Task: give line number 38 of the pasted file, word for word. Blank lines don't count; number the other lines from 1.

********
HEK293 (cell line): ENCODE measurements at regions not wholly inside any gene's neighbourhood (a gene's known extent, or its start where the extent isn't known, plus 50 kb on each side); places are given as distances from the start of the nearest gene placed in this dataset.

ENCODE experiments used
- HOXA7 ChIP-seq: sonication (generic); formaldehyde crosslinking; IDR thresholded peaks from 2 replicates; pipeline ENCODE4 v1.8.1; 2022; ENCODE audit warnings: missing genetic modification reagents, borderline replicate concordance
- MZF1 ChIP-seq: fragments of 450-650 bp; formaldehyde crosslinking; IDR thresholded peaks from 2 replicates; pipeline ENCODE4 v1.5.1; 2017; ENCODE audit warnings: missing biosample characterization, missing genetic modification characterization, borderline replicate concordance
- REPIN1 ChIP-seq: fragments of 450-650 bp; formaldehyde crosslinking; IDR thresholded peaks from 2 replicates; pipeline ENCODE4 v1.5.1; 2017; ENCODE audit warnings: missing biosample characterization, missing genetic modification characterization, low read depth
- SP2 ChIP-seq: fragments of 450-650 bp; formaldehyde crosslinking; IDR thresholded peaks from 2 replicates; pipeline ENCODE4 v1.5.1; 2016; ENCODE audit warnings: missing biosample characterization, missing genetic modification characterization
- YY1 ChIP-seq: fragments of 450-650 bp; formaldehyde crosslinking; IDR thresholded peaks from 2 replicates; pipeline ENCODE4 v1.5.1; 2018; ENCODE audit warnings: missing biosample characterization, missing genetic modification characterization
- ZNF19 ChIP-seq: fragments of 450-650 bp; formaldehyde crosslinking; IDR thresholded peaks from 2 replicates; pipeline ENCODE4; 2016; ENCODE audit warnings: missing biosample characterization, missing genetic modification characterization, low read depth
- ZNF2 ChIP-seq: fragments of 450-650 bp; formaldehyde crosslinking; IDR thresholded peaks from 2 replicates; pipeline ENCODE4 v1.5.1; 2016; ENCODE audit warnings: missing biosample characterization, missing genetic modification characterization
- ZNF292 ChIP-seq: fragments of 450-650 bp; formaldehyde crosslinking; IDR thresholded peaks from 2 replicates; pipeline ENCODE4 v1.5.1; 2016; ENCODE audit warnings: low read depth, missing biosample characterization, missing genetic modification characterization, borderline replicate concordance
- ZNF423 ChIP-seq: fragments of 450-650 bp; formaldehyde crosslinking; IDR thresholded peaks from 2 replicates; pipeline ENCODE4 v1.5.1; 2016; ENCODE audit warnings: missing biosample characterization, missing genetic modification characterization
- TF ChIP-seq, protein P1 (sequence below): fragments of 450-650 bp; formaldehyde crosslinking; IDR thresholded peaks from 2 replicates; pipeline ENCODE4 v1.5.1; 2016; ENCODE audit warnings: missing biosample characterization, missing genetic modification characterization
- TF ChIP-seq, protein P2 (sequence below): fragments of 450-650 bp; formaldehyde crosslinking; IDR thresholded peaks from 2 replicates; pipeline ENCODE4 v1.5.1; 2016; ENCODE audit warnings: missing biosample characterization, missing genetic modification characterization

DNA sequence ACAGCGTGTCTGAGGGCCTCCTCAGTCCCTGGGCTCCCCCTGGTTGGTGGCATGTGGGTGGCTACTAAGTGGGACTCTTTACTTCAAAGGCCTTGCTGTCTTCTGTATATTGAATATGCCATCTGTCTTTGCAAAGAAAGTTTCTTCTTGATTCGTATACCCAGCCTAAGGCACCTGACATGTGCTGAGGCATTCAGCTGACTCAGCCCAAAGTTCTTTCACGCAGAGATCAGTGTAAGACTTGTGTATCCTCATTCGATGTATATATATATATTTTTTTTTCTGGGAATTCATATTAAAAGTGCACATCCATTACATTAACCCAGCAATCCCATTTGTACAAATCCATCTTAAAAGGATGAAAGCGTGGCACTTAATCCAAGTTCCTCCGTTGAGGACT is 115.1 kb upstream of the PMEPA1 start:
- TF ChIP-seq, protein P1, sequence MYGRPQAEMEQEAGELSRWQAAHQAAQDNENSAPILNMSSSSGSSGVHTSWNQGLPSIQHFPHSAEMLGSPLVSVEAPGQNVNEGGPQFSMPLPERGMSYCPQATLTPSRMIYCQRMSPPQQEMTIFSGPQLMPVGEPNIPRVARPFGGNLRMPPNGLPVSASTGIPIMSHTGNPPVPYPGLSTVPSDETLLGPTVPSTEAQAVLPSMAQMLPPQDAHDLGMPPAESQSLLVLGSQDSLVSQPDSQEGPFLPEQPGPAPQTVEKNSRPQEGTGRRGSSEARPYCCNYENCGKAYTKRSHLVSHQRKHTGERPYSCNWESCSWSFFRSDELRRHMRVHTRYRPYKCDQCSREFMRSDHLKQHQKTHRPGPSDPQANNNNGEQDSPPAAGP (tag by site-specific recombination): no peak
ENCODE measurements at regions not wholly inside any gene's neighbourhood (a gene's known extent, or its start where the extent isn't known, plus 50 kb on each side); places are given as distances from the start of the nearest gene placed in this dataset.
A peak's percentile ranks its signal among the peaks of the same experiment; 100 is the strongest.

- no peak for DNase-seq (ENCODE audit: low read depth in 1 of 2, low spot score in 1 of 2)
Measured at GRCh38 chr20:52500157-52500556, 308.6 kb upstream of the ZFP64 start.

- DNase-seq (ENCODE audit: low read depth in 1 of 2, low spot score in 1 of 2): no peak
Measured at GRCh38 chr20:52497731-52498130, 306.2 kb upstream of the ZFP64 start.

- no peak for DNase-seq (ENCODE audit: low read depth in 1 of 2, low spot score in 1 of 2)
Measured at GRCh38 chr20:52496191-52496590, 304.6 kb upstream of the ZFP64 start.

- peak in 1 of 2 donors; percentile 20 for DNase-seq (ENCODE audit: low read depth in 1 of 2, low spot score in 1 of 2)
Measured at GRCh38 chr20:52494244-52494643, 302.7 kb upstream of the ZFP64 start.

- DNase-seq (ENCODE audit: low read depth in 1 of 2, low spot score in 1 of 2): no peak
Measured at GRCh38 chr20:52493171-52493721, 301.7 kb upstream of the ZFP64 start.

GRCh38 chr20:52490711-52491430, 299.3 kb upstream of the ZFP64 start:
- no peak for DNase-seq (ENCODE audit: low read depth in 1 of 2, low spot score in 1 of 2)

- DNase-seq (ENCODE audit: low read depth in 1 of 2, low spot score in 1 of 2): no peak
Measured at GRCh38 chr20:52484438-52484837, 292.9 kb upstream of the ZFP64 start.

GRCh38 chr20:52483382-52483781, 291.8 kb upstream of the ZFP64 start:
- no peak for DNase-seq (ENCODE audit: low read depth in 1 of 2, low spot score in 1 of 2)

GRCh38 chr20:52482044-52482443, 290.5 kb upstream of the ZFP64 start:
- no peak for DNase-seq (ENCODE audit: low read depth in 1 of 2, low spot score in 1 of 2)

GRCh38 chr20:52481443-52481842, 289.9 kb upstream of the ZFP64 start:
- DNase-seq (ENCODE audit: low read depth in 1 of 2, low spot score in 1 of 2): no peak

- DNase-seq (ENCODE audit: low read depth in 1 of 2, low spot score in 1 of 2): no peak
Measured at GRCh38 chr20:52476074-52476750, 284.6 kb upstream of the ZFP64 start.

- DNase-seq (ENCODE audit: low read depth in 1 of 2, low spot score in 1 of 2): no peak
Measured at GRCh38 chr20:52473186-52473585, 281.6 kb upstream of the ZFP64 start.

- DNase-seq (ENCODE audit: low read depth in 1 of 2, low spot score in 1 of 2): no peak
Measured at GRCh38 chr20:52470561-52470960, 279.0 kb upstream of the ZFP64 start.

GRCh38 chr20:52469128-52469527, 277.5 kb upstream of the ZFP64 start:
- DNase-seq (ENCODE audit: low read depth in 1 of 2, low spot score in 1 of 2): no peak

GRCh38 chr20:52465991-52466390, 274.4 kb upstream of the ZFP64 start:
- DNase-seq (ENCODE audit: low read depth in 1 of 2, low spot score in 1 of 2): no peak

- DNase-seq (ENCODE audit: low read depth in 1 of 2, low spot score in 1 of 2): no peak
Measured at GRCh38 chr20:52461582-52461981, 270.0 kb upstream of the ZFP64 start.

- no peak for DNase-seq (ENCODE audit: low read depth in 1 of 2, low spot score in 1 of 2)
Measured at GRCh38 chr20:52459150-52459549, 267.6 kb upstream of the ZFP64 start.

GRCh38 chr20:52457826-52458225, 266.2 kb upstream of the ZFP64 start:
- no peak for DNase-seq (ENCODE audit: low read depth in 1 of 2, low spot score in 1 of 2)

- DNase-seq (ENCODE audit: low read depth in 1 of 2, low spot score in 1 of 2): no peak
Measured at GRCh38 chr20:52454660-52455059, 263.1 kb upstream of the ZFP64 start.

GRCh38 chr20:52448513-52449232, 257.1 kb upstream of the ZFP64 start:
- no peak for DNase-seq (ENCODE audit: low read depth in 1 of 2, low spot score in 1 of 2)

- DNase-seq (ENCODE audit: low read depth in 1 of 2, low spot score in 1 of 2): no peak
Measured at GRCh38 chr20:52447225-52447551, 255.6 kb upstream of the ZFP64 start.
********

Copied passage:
- DNase-seq (ENCODE audit: low read depth in 1 of 2, low spot score in 1 of 2): no peak